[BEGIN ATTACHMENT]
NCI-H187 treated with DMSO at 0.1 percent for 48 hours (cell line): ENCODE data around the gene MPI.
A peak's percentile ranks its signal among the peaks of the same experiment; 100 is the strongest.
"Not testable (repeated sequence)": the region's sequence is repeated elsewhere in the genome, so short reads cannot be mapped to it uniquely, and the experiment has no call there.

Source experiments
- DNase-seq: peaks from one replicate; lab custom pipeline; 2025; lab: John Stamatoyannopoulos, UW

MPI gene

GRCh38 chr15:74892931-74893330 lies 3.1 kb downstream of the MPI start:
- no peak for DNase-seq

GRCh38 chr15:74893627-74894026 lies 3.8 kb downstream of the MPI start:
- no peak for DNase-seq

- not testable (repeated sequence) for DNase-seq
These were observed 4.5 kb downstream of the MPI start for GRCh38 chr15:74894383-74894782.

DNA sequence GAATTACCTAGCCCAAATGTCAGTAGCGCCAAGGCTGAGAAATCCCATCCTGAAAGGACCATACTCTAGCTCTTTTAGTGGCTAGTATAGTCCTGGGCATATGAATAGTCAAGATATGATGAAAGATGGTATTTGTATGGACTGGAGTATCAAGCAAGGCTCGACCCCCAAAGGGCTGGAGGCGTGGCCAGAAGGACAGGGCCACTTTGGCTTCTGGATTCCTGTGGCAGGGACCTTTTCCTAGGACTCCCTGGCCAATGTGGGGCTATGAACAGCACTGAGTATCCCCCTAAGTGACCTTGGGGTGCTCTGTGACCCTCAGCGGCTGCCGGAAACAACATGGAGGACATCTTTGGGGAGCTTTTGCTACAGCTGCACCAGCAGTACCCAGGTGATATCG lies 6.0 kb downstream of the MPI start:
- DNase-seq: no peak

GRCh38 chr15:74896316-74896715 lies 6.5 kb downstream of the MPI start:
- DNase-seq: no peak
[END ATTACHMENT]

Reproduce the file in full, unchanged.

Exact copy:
NCI-H187 treated with DMSO at 0.1 percent for 48 hours (cell line): ENCODE data around the gene MPI.
A peak's percentile ranks its signal among the peaks of the same experiment; 100 is the strongest.
"Not testable (repeated sequence)": the region's sequence is repeated elsewhere in the genome, so short reads cannot be mapped to it uniquely, and the experiment has no call there.

Source experiments
- DNase-seq: peaks from one replicate; lab custom pipeline; 2025; lab: John Stamatoyannopoulos, UW

MPI gene

GRCh38 chr15:74892931-74893330 lies 3.1 kb downstream of the MPI start:
- no peak for DNase-seq

GRCh38 chr15:74893627-74894026 lies 3.8 kb downstream of the MPI start:
- no peak for DNase-seq

- not testable (repeated sequence) for DNase-seq
These were observed 4.5 kb downstream of the MPI start for GRCh38 chr15:74894383-74894782.

DNA sequence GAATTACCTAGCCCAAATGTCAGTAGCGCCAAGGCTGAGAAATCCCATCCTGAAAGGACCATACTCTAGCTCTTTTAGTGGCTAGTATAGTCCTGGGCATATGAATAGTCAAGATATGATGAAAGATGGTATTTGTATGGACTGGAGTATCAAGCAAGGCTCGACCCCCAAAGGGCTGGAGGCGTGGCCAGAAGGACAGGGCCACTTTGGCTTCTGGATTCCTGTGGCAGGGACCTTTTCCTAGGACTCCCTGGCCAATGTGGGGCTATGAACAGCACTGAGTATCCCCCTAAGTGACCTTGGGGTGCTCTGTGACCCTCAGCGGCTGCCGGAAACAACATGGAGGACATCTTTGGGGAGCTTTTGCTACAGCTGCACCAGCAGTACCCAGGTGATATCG lies 6.0 kb downstream of the MPI start:
- DNase-seq: no peak

GRCh38 chr15:74896316-74896715 lies 6.5 kb downstream of the MPI start:
- DNase-seq: no peak